See the following link for the new tariff details: http://bit.ly/WaterTariff

 Please visit www.capetown.gov.za/thinkwater to see what a community water plan could look like community_water_plan for all water-related information, including Level 6B restrictions and regularly updated FAQs about Day Zero as well as tips to lower usage even further.

 

Also visit www.capetown.gov.za/watermap to see if your household is painting the city green to avoid Day Zero.

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Issued by: Media Office, City of Cape Town

Media enquiries: Alderman Ian Neilson, Executive Deputy Mayor, City of Cape Town, Tel: 021 400 1306 or Cell: 083 306 6730, Email: ian.neilson@capetown.gov.za (please always copy media@capetown.gov.za).

Watershed ruling for Cape Town’s rivers, floodplains and wetlands

CITY OF CAPE TOWN

 19 FEBRUARY 2018

 MEDIA RELEASE

  Watershed ruling for Cape Town’s rivers, floodplains and wetlands

 The Western Cape High Court’s judgment in the Disa River case can be described as a watershed ruling for the preservation of Cape Town’s rivers, floodplains, and wetlands. The court has ordered the developer of the Hout Bay Beach Club to remove the soil, general rubble, and fill that was placed within the floodplain of the Disa River within 45 days. Read more below:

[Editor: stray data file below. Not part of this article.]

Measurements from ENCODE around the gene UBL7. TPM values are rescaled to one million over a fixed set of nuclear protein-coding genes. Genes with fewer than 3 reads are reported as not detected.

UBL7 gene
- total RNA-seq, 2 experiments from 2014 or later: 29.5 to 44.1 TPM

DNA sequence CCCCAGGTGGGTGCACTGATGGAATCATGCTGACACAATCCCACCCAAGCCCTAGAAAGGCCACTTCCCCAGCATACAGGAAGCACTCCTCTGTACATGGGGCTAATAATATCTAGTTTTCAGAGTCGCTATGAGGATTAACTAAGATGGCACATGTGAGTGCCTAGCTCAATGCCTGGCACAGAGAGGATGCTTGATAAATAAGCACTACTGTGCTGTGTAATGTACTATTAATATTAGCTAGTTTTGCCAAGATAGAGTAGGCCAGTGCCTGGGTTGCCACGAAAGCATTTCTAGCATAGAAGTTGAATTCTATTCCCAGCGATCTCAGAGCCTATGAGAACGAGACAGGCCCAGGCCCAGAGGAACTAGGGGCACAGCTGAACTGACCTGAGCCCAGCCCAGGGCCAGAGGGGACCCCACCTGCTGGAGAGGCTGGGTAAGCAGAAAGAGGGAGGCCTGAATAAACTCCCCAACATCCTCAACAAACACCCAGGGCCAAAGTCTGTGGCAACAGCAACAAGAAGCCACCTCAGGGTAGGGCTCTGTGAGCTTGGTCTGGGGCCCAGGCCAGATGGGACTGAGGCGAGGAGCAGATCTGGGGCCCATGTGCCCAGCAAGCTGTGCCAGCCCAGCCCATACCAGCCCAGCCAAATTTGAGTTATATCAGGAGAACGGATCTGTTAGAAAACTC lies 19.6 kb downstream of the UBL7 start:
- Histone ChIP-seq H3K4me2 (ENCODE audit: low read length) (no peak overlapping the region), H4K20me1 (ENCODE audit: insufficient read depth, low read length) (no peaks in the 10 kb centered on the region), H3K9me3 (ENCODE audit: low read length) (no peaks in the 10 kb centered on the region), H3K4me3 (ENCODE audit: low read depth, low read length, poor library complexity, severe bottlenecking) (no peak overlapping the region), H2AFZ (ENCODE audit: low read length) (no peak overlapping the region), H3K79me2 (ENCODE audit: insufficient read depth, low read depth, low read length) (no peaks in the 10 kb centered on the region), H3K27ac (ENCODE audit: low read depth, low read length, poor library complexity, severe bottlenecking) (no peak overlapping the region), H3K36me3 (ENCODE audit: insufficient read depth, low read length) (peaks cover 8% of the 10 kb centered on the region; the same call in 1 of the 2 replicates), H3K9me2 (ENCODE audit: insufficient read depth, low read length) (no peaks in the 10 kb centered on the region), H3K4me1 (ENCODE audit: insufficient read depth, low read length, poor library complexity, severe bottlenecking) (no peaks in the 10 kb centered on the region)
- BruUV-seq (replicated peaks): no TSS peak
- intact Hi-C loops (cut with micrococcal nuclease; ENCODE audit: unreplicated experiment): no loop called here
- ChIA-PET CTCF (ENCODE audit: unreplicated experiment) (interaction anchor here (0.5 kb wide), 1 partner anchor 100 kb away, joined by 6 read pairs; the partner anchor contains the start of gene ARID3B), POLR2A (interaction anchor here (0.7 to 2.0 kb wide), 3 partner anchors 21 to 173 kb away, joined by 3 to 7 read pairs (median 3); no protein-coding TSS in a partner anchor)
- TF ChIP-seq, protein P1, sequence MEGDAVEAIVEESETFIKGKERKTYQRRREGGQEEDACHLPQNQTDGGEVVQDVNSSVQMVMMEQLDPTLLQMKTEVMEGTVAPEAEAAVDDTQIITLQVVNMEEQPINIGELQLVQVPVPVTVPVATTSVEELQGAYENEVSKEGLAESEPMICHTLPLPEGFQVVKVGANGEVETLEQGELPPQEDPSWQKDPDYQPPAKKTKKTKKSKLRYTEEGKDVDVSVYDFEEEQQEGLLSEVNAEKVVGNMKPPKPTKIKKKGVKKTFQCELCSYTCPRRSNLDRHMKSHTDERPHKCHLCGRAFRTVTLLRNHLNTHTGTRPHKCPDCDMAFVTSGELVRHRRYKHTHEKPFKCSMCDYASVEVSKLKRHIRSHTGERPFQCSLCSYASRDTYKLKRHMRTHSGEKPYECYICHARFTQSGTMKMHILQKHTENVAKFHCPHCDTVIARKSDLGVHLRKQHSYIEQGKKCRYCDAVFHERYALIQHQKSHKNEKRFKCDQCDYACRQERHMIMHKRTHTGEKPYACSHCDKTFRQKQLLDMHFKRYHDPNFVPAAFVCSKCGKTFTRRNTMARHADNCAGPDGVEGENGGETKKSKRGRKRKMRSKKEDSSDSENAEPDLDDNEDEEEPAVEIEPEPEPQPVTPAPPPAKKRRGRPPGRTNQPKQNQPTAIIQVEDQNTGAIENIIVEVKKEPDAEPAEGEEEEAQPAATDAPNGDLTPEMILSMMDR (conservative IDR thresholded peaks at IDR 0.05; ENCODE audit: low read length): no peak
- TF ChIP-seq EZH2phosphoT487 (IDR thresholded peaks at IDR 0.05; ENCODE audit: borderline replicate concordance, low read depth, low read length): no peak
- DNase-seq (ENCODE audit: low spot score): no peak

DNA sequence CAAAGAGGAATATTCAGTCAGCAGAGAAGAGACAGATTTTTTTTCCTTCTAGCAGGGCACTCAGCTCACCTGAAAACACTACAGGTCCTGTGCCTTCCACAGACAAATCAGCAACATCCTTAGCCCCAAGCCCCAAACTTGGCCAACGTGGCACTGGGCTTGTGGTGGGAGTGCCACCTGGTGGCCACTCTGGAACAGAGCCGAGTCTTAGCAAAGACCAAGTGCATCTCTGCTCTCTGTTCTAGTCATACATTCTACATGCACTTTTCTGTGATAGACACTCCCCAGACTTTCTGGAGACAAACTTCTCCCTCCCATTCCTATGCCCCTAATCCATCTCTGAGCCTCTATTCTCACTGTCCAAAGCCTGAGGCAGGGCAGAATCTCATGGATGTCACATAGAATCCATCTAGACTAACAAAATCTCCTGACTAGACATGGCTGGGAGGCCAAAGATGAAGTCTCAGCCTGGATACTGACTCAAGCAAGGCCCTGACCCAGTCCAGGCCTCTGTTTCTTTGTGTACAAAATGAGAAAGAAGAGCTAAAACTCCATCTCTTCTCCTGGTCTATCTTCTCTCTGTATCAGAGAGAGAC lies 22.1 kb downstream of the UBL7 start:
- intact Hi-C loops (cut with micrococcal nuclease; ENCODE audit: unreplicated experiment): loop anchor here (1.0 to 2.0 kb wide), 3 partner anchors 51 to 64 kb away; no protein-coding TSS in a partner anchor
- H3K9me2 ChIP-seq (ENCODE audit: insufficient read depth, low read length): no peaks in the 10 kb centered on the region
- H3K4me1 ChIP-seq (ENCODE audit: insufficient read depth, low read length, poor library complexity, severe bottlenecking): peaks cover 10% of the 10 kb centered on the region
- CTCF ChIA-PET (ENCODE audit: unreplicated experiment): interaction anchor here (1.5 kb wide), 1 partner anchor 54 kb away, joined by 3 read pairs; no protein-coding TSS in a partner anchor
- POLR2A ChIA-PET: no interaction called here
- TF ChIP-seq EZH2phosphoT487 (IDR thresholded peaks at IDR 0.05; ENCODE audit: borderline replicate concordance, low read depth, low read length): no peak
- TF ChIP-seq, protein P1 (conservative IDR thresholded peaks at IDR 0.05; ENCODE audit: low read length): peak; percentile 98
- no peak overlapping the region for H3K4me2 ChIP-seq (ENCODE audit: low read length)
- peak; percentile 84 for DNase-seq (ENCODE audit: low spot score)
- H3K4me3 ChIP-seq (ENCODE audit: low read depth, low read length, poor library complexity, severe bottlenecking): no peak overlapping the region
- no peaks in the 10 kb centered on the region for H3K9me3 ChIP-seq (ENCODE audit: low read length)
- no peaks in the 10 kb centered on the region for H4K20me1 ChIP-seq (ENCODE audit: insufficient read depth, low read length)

On 2 February 2018, World Wetlands Day, the Western Cape High Court ordered Really Useful Investments (Pty) Ltd, the developer of the Hout Bay Beach Club, to remove the material from the floodplain of the Hout Bay River, colloquially known as the Disa River, that was dumped there in 2011.

Really Useful Investments started infilling part of the wetland and floodplain of the Disa River in 2011 in order to develop its property, much to the ire of Hout Bay residents.

Although the land is privately owned, the court has found that infilling is in contravention of the City’s Stormwater Management By-law which prohibits land owners from dumping any material in a river, floodplain or wetland, or to reduce the capacity of the stormwater system (which includes floodplains) without the written consent of Council.